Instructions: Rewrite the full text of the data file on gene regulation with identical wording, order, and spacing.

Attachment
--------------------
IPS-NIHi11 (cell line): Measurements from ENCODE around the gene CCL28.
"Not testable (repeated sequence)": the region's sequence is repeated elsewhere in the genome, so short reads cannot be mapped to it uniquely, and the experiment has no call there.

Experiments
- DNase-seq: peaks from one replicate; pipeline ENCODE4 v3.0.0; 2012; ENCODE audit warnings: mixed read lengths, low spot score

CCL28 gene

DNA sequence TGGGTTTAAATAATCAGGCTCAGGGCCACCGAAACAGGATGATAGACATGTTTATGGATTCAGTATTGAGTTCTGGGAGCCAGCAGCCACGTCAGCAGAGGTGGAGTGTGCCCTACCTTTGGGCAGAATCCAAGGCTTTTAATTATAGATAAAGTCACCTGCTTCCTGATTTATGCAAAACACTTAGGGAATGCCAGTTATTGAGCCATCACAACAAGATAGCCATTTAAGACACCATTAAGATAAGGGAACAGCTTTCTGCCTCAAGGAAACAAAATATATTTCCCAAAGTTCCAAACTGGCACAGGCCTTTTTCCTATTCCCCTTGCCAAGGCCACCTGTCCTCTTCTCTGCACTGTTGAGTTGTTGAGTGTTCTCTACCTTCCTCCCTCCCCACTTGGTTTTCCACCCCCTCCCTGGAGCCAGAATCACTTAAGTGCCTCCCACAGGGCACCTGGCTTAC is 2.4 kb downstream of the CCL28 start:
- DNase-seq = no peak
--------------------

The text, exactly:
IPS-NIHi11 (cell line): Measurements from ENCODE around the gene CCL28.
"Not testable (repeated sequence)": the region's sequence is repeated elsewhere in the genome, so short reads cannot be mapped to it uniquely, and the experiment has no call there.

Experiments
- DNase-seq: peaks from one replicate; pipeline ENCODE4 v3.0.0; 2012; ENCODE audit warnings: mixed read lengths, low spot score

CCL28 gene

DNA sequence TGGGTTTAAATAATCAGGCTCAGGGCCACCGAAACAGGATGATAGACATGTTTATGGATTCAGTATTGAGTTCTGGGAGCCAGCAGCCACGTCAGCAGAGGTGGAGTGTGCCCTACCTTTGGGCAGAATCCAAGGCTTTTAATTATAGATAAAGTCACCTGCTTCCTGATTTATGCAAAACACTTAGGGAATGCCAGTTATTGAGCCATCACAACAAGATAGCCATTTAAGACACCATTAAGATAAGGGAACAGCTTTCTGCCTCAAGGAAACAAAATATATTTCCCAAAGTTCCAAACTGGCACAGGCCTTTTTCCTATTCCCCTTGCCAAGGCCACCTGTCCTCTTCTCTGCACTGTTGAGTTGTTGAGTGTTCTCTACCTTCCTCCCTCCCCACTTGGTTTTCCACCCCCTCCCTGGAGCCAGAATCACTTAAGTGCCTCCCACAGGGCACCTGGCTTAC is 2.4 kb downstream of the CCL28 start:
- DNase-seq = no peak